Sir: The Japanese Prime Minister's "apology" that - sorry to say - (maybe) never was, is not, of course, the first time that translation from a more or less exotic language has gone puzzlingly, bizarrely or, indeed, disastrously awry.
The Japanese word mokusatsu can be glossed in English as "consider, withhold comment pending deliberation," or as "ignore, take no notice of, reject". It appears that, in 1945, English-language translators in Japan incorrectly selected the latter gloss for inclusion in the official diplomatic response to the Potsdam surrender ultimatum with the result that atom bombs were dropped on Hiroshima and Nagasaki.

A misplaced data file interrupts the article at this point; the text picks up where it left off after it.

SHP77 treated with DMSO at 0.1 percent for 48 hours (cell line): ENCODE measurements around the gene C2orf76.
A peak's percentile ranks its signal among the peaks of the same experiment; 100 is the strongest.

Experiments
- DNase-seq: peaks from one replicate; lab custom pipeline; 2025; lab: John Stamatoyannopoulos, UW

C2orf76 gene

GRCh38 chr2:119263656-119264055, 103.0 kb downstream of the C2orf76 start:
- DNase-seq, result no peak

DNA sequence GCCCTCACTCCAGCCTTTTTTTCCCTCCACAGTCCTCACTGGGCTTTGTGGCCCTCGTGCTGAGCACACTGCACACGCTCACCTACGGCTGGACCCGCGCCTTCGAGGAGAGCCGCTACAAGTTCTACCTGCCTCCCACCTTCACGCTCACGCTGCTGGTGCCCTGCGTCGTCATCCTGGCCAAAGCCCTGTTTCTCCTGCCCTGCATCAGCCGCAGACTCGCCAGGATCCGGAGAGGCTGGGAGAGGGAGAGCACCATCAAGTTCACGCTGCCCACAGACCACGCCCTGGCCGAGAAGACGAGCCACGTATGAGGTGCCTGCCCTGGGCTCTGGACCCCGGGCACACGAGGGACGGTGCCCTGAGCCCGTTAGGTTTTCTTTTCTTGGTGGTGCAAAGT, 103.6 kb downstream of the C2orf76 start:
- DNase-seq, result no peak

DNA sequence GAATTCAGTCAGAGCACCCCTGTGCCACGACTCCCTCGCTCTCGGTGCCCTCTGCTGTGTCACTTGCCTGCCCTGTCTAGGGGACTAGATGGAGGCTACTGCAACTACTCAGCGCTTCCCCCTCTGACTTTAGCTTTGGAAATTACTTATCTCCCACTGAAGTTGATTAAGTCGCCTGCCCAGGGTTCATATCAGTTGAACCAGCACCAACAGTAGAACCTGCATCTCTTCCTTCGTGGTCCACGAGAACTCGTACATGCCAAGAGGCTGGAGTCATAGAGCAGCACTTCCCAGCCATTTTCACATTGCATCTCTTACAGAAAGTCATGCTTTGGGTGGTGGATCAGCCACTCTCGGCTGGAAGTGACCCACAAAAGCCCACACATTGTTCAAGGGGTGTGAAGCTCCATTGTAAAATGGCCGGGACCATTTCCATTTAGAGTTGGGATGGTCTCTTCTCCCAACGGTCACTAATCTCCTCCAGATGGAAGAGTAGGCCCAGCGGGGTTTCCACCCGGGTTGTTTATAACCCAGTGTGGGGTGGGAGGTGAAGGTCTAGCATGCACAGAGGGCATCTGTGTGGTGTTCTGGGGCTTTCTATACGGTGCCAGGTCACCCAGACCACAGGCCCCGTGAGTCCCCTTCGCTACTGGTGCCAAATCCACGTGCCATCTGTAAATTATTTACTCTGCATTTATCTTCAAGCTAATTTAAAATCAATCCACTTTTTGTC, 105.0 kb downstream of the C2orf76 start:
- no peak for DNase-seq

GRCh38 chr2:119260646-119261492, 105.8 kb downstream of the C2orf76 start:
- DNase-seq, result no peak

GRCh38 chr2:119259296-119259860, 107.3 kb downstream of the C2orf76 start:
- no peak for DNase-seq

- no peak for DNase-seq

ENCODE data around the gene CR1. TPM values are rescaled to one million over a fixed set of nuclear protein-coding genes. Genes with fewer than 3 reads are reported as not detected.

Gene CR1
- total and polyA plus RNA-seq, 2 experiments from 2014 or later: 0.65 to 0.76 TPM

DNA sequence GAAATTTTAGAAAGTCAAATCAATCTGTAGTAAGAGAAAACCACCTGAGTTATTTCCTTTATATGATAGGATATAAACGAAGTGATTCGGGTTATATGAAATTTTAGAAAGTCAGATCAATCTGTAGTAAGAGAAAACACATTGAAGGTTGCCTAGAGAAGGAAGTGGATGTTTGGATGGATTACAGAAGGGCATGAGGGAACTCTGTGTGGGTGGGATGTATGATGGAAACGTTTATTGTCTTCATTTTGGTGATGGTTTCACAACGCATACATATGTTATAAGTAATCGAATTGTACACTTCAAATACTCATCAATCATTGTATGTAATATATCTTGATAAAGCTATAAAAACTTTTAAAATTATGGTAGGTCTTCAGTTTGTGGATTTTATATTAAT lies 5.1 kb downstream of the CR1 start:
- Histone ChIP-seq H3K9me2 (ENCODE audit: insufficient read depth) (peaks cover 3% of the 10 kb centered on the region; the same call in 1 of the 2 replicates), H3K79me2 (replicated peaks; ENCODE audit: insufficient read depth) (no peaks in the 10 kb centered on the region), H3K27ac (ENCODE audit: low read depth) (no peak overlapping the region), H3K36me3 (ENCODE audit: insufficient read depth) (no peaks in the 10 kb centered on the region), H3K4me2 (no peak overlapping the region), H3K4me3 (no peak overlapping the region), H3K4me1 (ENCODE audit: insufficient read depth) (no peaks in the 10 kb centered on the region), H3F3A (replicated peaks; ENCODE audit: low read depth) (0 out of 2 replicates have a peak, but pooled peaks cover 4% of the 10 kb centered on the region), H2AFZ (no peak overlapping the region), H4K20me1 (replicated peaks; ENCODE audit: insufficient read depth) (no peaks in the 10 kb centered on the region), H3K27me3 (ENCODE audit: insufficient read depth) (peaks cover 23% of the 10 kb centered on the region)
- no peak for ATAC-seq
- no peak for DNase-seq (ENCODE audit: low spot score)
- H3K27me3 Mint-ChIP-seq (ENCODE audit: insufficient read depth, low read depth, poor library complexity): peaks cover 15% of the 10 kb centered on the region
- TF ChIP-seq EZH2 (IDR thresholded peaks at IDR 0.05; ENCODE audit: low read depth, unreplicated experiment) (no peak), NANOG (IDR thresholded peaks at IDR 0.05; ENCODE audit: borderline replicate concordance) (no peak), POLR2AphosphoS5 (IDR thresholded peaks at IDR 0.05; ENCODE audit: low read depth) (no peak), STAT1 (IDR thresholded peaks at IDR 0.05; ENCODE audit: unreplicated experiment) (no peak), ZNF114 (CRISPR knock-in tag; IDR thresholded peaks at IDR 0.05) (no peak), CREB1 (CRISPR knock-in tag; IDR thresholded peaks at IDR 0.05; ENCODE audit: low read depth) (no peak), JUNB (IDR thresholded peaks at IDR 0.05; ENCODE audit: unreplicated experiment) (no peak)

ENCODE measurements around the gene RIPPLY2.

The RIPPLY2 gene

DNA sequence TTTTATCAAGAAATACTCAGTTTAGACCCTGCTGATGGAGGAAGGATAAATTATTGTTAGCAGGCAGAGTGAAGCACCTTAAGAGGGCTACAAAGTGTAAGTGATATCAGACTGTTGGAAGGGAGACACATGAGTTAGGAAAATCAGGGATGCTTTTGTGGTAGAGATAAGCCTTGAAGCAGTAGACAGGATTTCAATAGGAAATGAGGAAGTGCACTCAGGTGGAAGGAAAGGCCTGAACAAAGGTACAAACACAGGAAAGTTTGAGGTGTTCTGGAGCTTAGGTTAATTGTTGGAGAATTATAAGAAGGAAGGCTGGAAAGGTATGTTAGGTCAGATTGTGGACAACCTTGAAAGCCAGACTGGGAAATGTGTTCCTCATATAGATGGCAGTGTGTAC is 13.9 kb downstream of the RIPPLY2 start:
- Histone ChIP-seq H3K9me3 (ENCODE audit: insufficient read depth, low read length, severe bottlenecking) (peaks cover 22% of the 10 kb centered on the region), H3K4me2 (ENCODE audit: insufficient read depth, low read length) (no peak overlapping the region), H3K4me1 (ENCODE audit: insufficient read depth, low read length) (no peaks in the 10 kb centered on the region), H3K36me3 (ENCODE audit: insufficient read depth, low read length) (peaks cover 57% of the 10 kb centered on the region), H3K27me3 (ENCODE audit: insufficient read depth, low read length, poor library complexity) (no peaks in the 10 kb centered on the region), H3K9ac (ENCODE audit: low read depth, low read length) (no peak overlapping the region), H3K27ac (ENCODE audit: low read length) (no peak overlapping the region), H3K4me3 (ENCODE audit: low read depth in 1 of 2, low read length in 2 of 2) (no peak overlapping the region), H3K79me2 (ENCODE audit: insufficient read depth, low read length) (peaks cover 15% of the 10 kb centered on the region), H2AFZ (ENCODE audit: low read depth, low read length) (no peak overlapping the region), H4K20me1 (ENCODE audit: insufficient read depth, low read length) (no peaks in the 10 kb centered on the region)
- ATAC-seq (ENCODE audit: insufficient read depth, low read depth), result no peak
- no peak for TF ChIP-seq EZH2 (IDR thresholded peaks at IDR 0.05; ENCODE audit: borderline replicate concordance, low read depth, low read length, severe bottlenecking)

All too often, students of the nature of conflict discover that translational adequacy (or rather the lack of it) plays a significant part both in the generation of conflicts and in their resolution.
Conflict Studies Research Centre
Royal Military Academy
15 AugustReuse content